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Thorax. 2003 May;58(5):377-82.

Defining community acquired pneumonia severity on presentation to hospital: an international derivation and validation study.

Author information

  • 1Respiratory Infection Research Group, Respiratory Medicine, Nottingham City Hospital, Nottingham NG5 1PB, UK.

Abstract

BACKGROUND:

In the assessment of severity in community acquired pneumonia (CAP), the modified British Thoracic Society (mBTS) rule identifies patients with severe pneumonia but not patients who might be suitable for home management. A multicentre study was conducted to derive and validate a practical severity assessment model for stratifying adults hospitalised with CAP into different management groups.

METHODS:

Data from three prospective studies of CAP conducted in the UK, New Zealand, and the Netherlands were combined. A derivation cohort comprising 80% of the data was used to develop the model. Prognostic variables were identified using multiple logistic regression with 30 day mortality as the outcome measure. The final model was tested against the validation cohort.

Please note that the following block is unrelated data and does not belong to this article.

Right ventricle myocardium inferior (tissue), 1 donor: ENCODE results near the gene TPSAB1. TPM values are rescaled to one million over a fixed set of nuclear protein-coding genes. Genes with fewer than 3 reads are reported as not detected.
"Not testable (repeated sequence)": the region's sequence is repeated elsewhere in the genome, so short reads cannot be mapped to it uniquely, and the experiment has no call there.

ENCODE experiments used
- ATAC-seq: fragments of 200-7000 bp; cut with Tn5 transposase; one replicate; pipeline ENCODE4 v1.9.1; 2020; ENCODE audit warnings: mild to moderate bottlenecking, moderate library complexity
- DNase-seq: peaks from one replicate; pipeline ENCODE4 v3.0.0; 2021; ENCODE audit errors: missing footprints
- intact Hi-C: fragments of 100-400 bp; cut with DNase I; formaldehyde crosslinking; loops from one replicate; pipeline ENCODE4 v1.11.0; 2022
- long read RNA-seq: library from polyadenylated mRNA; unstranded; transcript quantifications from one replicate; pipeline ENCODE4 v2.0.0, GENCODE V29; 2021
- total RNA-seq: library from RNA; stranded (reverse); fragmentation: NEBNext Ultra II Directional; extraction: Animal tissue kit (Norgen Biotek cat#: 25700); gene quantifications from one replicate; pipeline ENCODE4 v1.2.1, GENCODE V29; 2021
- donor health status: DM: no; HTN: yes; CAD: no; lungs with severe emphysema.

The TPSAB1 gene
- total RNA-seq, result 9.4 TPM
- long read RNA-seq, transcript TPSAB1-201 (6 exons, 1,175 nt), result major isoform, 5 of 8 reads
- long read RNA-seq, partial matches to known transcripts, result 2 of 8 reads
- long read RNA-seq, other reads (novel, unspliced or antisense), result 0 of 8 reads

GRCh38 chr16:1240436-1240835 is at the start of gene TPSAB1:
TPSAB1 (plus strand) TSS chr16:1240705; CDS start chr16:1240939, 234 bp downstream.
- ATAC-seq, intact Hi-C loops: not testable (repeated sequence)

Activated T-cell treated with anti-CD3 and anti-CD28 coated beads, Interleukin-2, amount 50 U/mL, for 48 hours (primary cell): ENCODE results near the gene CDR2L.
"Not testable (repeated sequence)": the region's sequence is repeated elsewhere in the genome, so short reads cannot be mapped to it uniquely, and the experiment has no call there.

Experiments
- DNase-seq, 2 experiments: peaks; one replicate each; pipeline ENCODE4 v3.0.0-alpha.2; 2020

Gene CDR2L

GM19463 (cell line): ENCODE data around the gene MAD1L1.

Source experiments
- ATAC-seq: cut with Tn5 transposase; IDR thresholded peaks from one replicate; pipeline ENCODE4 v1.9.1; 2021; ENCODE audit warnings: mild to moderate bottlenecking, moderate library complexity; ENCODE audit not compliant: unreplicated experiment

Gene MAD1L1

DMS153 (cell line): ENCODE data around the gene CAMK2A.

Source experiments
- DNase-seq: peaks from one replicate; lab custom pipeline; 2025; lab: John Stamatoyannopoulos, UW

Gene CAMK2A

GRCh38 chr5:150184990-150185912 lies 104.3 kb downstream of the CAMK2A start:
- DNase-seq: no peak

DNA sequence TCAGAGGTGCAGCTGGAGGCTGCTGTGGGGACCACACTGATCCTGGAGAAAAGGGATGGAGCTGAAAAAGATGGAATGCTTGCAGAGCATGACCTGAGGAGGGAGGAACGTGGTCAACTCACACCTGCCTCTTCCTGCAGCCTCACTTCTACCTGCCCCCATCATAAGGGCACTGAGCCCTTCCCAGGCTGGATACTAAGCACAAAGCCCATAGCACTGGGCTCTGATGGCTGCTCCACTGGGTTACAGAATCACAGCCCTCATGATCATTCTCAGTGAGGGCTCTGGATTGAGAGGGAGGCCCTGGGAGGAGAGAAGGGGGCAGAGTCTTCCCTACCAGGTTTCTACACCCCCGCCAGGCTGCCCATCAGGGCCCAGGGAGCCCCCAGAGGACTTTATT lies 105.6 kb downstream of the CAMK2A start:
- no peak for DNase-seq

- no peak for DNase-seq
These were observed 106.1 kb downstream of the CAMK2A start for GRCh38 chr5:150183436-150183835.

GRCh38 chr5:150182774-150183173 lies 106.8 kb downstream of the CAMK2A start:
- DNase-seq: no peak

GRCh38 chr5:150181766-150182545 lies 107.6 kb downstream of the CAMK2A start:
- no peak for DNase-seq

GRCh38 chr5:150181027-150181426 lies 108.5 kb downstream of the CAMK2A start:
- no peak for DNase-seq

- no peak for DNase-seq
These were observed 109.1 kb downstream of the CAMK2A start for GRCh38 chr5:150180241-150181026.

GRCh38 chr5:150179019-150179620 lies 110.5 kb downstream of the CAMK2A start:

RESULTS:

1068 patients were studied (mean age 64 years, 51.5% male, 30 day mortality 9%). Age >/=65 years (OR 3.5, 95% CI 1.6 to 8.0) and albumin <30 g/dl (OR 4.7, 95% CI 2.5 to 8.7) were independently associated with mortality over and above the mBTS rule (OR 5.2, 95% CI 2.7 to 10). A six point score, one point for each of Confusion, Urea >7 mmol/l, Respiratory rate >/=30/min, low systolic(<90 mm Hg) or diastolic (</=60 mm Hg) Blood pressure), age >/=65 years (CURB-65 score) based on information available at initial hospital assessment, enabled patients to be stratified according to increasing risk of mortality: score 0, 0.7%; score 1, 3.2%; score 2, 3%; score 3, 17%; score 4, 41.5% and score 5, 57%. The validation cohort confirmed a similar pattern.

CONCLUSIONS:

A simple six point score based on confusion, urea, respiratory rate, blood pressure, and age can be used to stratify patients with CAP into different management groups.

Comment in

PMID:
12728155
[PubMed - indexed for MEDLINE]
PMCID:
PMC1746657
Free PMC Article
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